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The Confessions of a Poacher
written by "Anonymous"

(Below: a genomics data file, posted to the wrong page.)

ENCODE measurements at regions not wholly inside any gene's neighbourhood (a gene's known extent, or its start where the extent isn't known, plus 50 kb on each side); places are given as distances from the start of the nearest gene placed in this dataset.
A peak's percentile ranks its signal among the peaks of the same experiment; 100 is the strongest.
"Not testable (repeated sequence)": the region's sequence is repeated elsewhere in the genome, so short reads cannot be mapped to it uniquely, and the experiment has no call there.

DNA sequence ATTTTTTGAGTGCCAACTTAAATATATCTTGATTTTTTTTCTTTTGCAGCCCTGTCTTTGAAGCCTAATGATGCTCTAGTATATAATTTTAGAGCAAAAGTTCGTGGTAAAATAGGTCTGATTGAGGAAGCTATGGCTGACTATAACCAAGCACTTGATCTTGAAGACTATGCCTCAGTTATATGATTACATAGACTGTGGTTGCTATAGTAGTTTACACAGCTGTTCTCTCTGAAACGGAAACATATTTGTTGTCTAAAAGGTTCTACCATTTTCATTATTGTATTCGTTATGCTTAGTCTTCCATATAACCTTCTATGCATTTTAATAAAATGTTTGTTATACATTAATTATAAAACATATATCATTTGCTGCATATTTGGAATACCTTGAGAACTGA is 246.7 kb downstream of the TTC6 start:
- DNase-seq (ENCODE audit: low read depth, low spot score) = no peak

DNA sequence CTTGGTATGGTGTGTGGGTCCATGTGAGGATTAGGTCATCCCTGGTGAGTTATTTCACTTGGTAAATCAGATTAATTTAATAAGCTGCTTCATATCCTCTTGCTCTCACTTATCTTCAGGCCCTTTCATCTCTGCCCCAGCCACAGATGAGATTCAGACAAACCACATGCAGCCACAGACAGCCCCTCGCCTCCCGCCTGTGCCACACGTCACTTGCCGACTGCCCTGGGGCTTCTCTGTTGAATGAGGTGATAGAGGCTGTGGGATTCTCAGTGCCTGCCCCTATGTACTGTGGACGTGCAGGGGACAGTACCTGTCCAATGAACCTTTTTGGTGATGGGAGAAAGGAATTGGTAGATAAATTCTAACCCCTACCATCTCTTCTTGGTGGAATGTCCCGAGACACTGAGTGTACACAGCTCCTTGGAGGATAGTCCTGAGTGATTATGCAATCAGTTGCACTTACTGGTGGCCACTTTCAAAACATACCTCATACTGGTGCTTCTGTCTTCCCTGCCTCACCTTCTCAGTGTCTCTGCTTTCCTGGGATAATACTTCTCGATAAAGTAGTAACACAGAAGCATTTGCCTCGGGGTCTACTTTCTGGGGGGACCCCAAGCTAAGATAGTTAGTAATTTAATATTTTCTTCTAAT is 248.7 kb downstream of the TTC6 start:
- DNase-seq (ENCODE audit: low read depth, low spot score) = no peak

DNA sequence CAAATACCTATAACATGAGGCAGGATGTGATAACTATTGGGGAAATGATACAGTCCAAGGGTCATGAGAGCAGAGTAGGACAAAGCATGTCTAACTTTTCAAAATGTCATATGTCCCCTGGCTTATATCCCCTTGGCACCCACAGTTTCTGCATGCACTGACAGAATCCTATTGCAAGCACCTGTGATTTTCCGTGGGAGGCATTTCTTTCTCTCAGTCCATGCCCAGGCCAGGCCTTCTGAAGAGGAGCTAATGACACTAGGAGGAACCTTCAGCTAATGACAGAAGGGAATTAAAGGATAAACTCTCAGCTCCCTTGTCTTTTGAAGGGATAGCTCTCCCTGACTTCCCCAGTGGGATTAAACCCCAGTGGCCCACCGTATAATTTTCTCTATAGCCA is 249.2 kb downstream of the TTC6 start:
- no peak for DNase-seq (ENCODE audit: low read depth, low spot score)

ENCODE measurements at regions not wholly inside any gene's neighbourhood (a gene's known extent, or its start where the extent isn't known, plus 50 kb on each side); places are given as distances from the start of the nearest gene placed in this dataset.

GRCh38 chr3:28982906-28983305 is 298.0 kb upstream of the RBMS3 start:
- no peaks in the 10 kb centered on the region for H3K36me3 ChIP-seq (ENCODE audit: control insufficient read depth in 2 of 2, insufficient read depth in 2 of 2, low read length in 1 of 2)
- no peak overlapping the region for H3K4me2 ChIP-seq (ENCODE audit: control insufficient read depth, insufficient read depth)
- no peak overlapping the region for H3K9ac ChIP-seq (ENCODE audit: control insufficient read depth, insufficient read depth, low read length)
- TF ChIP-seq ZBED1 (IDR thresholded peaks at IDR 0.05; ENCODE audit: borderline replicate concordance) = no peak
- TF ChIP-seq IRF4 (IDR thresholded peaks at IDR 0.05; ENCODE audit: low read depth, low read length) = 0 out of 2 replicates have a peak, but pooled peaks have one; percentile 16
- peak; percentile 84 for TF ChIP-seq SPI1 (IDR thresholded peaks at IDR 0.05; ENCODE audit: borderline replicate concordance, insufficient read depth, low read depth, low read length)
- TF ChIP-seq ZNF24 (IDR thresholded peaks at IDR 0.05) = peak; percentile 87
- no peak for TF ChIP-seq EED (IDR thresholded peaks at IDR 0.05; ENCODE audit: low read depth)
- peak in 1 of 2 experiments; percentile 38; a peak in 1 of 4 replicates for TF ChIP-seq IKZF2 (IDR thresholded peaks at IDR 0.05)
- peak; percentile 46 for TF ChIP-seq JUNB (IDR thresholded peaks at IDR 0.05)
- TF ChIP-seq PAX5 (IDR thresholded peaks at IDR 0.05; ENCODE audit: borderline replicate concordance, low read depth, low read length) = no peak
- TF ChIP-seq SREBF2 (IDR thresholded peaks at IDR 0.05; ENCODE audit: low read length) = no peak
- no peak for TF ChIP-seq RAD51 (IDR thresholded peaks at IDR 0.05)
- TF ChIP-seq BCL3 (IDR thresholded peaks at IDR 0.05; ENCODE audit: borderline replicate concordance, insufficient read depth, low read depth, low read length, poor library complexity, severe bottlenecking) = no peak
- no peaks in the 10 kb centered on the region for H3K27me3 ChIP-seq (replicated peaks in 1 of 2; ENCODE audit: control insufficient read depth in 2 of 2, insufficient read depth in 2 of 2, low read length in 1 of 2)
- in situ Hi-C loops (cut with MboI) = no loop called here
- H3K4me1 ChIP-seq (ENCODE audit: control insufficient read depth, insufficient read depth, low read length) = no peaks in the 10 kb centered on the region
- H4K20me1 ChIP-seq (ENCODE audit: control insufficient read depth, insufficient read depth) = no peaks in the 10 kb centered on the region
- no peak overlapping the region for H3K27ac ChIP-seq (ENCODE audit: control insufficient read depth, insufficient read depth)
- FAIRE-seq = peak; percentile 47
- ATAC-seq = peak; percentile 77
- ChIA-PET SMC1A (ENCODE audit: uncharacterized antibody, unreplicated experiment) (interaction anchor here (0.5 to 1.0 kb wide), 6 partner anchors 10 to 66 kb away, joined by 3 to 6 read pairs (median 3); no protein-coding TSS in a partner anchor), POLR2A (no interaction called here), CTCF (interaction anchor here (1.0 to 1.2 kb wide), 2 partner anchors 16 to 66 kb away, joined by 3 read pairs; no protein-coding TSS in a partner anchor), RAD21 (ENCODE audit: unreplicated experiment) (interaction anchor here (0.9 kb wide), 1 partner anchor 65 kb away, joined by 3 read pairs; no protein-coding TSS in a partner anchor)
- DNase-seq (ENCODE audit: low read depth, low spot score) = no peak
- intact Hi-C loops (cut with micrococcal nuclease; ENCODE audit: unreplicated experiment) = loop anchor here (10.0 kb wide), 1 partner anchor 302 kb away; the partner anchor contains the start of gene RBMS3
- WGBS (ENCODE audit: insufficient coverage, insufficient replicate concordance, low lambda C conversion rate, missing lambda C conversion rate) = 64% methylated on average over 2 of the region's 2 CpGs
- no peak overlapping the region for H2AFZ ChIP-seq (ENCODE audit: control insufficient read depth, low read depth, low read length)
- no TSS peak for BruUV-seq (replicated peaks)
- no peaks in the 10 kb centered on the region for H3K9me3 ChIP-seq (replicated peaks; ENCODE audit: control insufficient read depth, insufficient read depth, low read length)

...ng the lonely hills, I felt for the first time that this was to be alone; that this was solitude. I felt such a sense as Macaulay's New Zealander may experience when he sits upon the ruins of the same stupendous structure; and it was then for the first time I knew whence the inspiration, and felt the full force and realism of a line I had heard, "O God! the very houses seemed to sleep." I could detect no definite sound, only that vague and distant hum that for ever haunts and hangs over a great city. Then my thoughts flew homeward (to the fells and upland fields, to the cold mists by the river, to the deep and sombre woods). I had never observed such a time of quiet there; no absolute and general period of repose. There was always something abroad, some creature of the fields or woods, which by its voice or movements was betrayed. Just as in an old rambling house there are always strange noises that cannot be accounted for, so in the night-paths of nature there are innumerable sounds which can never be localised. To those, however, who pursue night avocations in the country, there are always calls and cries which bespeak life as animate under the night as that of the day. This is attributable to various animals and birds, to beetles, to night-flying insects, even to fish; and part of the education of the young poacher is to track these sounds to their source. I have said that our family was a family of poachers. The old instinct was in us all, though I believe that the same wild spirit which drove us to the moor and covert at night was only the same as was strongly implanted in the breast of Lord ——, our neighbour, who was a legitimate sportsman and a Justice of the Peace. If we were not allowed to see much real poaching when we were young we saw a good deal of the preparations for it. As the leaves began to turn in autumn there was great activity in our old home among nets and snares. Whe...

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